Facing to the East or West for help:Positive Change or Political Upheaval for Rwanda?

Published on by KANYARWANDA

Positive Change or Political Upheaval for Rwanda?
Rwandan President Paul Kagame/dumplife-Mihai Romanciuc/flickr inkotanyi
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Rwandan President Paul Kagame

As if the upcoming elections in Rwanda weren’t already fraught with the kind of worries, Paul Kagame, the country’s president since 2000, now faces a political challenger - one that may shake up the country’s political landscape forever, John Bavoso writes for Diplomatic Courier.

By John Bavoso for Diplomatic Courier

Her name is Victoire Ingabire Umuhoza and she is the Chairperson of the Unified Democratic Forces (UDF), a body comprised of several different Rwandan opposition political parties. The party has many supporters within Rwanda in addition to expatriates living in Europe, the United States, and Canada.

There are a few factors that make Ms. Ingabire's candidacy controversial. First is her prolonged absence from the very country she's now looking to run. Ingabire left Rwanda in the early 1990s to pursue her education in the Netherlands and, after joining an international accounting firm, stayed there until very recently, when she made arrangements to return and begin her campaign. She's been active in the Dutch branch of the Republican Rally for Democracy in Rwanda since 1997, but many contend that she lacks the on-the-ground experience needed to be Rwanda's next President.

Secondly, there is the issue of her gender. While more than 50 percent of Rwanda's parliamentarians are female, none of these women have yet risen to the rank of Head of State. In a recent interview, Ingabire brought her gender to the forefront of her campaign, saying, "Because women abhor violence, I will ensure that there are more women in power… I will set up special programmes for women and promote development projects that will help them gain financial independence."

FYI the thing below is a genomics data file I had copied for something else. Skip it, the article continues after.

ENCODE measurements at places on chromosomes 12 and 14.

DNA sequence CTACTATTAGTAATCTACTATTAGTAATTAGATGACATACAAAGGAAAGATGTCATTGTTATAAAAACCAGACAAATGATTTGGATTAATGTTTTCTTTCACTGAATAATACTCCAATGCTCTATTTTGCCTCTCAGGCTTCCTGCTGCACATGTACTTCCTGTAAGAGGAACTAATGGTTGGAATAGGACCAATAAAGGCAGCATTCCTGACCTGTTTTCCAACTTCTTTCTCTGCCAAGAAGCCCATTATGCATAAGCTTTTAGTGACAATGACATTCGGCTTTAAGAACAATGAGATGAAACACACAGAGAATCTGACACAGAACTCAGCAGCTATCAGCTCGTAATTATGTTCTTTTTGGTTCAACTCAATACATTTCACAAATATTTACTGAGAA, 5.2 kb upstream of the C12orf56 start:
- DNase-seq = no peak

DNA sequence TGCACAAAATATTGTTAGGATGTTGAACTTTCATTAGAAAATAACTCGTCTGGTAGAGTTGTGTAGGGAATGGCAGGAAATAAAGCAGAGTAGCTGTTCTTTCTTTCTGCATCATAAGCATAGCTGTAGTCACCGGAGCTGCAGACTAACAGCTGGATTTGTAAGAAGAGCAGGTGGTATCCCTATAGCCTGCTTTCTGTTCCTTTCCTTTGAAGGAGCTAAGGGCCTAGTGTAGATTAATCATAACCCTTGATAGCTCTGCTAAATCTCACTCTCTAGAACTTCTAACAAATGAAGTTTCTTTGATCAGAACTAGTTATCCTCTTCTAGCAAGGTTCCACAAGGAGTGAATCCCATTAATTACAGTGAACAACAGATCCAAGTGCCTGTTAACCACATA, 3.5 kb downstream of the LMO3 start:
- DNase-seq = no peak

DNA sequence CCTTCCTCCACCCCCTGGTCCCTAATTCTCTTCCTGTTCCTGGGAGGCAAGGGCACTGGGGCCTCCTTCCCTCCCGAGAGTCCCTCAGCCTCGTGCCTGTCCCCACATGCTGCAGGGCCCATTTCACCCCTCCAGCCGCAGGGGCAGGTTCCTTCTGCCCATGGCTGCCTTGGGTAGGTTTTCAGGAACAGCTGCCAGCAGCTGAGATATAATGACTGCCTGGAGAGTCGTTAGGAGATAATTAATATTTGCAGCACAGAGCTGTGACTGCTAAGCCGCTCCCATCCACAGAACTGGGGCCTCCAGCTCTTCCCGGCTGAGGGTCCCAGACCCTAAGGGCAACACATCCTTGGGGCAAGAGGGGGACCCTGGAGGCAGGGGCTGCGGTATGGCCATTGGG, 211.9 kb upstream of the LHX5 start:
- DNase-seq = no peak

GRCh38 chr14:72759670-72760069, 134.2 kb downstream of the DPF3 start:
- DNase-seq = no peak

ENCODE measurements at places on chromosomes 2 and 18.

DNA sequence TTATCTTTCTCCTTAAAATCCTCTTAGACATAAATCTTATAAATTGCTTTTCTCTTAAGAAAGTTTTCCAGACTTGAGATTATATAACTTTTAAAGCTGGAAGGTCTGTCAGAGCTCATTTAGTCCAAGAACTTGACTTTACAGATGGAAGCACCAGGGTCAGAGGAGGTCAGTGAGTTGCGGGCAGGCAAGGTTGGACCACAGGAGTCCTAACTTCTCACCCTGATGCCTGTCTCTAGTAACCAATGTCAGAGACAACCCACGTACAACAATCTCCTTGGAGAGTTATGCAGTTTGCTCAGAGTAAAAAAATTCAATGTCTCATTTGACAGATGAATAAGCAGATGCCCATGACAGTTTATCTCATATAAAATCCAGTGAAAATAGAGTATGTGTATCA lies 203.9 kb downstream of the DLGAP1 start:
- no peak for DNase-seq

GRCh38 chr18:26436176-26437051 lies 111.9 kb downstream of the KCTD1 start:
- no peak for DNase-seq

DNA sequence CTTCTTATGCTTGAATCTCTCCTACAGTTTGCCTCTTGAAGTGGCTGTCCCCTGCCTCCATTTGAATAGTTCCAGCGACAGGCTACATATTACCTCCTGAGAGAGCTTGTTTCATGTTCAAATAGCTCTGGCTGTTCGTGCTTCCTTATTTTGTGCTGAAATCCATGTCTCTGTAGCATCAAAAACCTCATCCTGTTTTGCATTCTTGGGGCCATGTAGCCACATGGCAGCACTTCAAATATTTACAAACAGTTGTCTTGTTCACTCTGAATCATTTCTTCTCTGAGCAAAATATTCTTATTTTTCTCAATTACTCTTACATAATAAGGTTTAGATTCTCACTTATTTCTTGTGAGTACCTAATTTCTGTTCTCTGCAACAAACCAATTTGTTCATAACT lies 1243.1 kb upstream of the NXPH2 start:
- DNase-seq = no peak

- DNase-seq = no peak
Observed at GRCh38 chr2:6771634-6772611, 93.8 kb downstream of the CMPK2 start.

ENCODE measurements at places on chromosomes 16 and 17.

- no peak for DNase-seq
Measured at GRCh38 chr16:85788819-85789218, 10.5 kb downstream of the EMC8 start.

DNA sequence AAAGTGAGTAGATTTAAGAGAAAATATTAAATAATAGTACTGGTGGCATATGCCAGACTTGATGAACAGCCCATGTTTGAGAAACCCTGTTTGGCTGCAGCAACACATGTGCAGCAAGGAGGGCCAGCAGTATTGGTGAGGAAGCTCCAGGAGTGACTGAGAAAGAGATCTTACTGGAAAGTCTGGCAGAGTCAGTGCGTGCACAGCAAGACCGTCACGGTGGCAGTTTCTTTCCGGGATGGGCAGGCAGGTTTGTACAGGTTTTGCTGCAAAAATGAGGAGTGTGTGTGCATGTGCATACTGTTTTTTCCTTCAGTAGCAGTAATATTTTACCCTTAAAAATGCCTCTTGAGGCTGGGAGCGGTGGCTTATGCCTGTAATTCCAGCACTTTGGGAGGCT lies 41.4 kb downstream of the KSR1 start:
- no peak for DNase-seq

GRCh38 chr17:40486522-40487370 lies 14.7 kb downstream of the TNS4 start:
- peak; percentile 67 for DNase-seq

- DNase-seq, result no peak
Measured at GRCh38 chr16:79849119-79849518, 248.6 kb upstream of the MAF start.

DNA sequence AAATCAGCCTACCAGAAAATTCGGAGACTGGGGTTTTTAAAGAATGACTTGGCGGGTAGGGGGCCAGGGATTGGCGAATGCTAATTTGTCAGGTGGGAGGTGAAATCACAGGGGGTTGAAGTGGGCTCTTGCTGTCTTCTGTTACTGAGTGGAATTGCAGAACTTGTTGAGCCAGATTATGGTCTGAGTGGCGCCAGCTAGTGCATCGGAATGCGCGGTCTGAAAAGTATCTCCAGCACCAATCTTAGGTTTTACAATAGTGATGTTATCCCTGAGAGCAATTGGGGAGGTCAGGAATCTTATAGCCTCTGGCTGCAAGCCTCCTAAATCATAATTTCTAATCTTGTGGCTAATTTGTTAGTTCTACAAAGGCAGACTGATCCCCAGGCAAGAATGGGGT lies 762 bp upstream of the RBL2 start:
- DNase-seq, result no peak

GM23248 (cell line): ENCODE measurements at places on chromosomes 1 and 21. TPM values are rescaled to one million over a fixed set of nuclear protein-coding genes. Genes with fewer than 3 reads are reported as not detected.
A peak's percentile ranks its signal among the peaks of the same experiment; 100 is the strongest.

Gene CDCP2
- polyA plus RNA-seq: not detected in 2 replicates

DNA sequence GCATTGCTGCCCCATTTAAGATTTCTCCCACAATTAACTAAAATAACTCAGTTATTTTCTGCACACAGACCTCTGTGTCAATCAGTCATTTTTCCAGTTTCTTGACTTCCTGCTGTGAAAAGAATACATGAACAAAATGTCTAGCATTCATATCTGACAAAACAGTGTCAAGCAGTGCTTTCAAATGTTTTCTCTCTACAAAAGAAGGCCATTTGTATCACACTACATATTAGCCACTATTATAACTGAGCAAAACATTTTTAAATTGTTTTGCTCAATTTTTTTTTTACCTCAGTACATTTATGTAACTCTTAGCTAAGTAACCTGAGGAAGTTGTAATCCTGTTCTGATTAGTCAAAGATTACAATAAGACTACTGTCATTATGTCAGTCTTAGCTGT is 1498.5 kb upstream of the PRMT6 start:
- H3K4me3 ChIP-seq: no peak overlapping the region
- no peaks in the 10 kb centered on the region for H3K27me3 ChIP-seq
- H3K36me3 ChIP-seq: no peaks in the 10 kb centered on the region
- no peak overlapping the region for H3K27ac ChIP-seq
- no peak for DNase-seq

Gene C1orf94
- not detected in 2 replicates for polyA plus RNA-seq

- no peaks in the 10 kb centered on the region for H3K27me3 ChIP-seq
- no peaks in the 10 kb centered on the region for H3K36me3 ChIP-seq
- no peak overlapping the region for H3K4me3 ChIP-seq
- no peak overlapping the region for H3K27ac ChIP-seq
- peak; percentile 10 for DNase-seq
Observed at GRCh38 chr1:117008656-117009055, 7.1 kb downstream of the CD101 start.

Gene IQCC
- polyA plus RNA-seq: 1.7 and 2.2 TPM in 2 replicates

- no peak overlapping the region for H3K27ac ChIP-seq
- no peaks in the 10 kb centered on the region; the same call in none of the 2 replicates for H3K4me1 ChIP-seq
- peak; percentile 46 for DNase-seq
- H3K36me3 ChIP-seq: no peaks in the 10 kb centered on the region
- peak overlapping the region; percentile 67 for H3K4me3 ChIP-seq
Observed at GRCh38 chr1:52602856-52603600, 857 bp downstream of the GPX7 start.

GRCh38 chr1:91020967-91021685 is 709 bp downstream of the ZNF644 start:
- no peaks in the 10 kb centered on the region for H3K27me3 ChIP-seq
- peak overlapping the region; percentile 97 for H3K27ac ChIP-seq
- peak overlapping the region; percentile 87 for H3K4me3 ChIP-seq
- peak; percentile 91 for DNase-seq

While any student of feminist theory knows the dubiousness of claims of the inherently pacific nature of women, the women of Rwanda have played a vital role in the country's economic and political recovery and it would be interesting to see how the government would change under female leadership.

By far the most controversial aspect of Ms. Ingabire's campaign, however, is her take on the Rwandan Genocide. President Kagame's strategy for rebuilding Rwanda and forging a united national identity has been to suppress and downplay ethnic divisions within society.  Ingabire, in contrast, famously espouses the opinion that the events of 1994 represented not just genocide against Tutsis, but a double genocide that also targeted Hutus. 

Kagame's administration has chosen to focus on this position, with Prime Minister Bernard Makuza saying of her tactics, "Rwandans have long since done away with such fear and they cannot allow anyone to lead them into the politics of anarchy that takes them back while destroying what they have built." Ingabire's supporters have countered that Kagame's emphasis on her alleged ethnic divisiveness is an attempt to avoid competition and thwart the democratic process.

It will be a long road to Rwanda's elections in August, but the international community should pay close attention, as what happens in the next eight months may be even more telling of the state the country's political system than the election results themselves.

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